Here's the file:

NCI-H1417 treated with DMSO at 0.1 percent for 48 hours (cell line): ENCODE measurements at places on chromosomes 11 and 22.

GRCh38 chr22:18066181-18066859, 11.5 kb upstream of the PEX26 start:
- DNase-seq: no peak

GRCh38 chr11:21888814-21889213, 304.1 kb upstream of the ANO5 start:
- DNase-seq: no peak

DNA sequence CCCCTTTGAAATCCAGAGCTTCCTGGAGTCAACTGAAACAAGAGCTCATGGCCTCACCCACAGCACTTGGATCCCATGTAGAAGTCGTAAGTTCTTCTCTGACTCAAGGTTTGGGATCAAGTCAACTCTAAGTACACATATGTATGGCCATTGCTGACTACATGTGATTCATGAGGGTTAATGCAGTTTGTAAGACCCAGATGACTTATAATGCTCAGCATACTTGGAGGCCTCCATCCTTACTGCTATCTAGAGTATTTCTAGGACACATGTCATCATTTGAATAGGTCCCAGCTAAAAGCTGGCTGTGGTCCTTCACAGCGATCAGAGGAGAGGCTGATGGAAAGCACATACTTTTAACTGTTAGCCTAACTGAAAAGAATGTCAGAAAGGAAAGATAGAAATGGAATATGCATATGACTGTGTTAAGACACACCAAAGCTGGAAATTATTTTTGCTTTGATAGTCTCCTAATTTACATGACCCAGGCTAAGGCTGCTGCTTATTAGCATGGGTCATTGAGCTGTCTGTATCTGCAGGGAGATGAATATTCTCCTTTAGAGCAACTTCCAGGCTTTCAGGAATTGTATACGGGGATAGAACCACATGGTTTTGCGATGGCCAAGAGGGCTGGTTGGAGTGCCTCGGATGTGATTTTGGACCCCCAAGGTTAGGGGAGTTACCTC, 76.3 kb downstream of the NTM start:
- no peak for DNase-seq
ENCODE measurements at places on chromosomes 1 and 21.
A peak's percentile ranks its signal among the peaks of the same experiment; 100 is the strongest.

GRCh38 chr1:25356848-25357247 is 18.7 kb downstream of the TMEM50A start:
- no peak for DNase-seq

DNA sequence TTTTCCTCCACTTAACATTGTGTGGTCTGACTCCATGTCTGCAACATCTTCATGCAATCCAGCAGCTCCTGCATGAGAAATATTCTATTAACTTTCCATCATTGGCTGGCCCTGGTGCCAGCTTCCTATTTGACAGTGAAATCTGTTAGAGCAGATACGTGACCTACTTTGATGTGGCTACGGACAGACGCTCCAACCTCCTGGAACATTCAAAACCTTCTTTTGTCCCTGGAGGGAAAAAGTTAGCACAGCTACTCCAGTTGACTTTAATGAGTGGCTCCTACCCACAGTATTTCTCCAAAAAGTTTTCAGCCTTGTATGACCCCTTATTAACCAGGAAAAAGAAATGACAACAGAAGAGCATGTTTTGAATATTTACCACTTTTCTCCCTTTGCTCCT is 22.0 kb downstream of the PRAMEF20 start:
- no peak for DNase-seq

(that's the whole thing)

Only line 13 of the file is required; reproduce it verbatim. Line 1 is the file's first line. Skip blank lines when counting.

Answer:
- no peak for DNase-seq